Trucks and buses received an even longer deferment: for vehicles passing for the first time certification, Euro 7 standards will come into force in 48 months, that is, in mid-2028, for cars already certified by that time – in 60 months, that is, in mid-2029.

    Let us remind you that the ban on new cars with internal combustion engines after 2035 applies only to cars and light commercial vehicles; new “hydrocarbon” trucks and buses will continue to pollute the air with exhaust gases, unless the EU authorities change their mind as they approach 2035.

    < p>For “hydrocarbon” passenger cars and light commercial vehicles, Euro 7 standards essentially do not change anything in terms of regulating the amount of harmful emissions and test methods, but control over the emission of particulate matter is becoming stricter. Euro 7 also stipulates a brake wear rate of 3 mg/km for passenger cars and light commercial electric vehicles and 7 mg/km for similar “hydrocarbon” models, including hybrid ones. It is curious that cars with hydrogen fuel cells were also assigned a standard of 7 mg/km, although they are, in fact, a type of electric vehicle. More stringent requirements for electric vehicles are understandable: they, in principle, wear out the brakes less, since they use the regenerative power of electric motors for braking.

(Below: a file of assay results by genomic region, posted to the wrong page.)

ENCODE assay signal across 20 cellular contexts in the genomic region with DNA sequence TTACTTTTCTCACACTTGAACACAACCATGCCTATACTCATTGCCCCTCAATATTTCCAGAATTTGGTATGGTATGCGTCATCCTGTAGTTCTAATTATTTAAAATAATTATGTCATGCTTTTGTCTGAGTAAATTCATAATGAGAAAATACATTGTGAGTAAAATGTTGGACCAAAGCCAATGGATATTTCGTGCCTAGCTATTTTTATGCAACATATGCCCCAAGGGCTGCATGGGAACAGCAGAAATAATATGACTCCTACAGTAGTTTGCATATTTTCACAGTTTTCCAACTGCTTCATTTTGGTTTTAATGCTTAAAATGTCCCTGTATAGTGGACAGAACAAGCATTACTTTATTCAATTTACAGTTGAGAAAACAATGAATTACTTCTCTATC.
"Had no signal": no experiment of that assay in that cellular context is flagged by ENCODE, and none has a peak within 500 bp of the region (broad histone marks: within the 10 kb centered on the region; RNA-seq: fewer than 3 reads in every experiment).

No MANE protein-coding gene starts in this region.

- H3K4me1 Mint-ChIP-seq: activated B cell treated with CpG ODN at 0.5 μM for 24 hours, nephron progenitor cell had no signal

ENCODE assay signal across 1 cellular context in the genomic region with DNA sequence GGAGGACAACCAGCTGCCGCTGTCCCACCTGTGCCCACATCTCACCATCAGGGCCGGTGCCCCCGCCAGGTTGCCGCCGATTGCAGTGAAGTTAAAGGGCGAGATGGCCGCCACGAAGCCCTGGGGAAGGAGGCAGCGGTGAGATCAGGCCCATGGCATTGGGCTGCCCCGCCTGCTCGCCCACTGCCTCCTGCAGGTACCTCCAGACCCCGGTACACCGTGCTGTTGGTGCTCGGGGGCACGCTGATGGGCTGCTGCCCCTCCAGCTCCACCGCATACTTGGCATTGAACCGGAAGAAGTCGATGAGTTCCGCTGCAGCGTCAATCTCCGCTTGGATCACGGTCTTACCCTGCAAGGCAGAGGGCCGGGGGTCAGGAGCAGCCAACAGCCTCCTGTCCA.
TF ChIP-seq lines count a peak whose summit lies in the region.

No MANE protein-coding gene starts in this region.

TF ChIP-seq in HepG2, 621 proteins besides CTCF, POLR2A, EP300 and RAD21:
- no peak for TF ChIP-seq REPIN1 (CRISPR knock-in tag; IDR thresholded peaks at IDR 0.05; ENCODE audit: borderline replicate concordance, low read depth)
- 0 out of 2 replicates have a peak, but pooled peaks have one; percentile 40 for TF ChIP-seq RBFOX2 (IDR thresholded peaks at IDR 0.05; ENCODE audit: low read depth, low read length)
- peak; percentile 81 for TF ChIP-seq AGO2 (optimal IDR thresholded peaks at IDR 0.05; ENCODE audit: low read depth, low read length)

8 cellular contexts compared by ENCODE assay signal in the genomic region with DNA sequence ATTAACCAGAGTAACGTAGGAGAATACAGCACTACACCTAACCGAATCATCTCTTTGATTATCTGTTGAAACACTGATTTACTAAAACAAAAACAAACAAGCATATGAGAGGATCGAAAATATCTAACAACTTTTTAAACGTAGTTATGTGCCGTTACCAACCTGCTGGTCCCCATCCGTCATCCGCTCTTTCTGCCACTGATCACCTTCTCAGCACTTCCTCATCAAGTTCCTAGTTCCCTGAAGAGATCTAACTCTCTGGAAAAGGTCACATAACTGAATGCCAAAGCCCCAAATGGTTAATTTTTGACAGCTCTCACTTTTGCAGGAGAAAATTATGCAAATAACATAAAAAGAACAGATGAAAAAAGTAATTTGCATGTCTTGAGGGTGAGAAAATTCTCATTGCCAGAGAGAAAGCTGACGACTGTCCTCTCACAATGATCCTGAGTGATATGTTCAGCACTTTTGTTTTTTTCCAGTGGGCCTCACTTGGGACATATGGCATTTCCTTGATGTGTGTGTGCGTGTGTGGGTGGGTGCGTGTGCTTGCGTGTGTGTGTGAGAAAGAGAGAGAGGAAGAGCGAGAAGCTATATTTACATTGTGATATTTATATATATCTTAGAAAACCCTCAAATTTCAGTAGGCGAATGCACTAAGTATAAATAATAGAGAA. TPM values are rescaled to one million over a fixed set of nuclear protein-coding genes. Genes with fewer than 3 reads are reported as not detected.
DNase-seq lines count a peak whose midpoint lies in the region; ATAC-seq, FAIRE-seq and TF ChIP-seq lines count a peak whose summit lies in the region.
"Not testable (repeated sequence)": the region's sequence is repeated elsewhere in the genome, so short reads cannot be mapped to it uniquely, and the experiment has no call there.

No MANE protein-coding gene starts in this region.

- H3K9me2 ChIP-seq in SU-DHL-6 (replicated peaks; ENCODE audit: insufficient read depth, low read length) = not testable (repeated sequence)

For “hydrocarbon” trucks and buses, Euro 7 standards introduce a number of additional restrictions on harmful substances, including including nitrogen oxides.

    For passenger cars and light commercial vehicles with internal combustion engines, Euro 7 standards require maintaining the declared environmental characteristics for 10 years or 200,000 km; for medium-duty trucks and buses, the corresponding standard is 10 years or 375,000 km; for heavy trucks and buses – 15 years. or 875,000 km.

    For electric vehicles and plug-in hybrids, Euro 7 standards introduce a wear limit for the traction battery: for passenger cars, after 5 years or 100,000 km, the actual battery capacity must be at least 80% of nominal, and after 8 years and 160,000 km – at least 72%. For light commercial electric vehicles and plug-in hybrids, the corresponding values ​​are 75% and 67%.

    The full list of documents related to Euro 7 standards is available on the website of the Council of the European Union (see links after the main text of the publication).

    European eco-activists, of course, are extremely dissatisfied with the Euro 7 standards that are too soft, in their opinion, but it is unlikely that they will now be able to influence the situation in any way, their train has left. It is expected that compliance with Euro 7 standards will lead to an increase in the price of passenger cars by up to 200 euros – this is, in general, pennies compared to the many thousands of euros by which “hydrocarbon” cars would rise in price if earlier editions of Euro 7 came into force.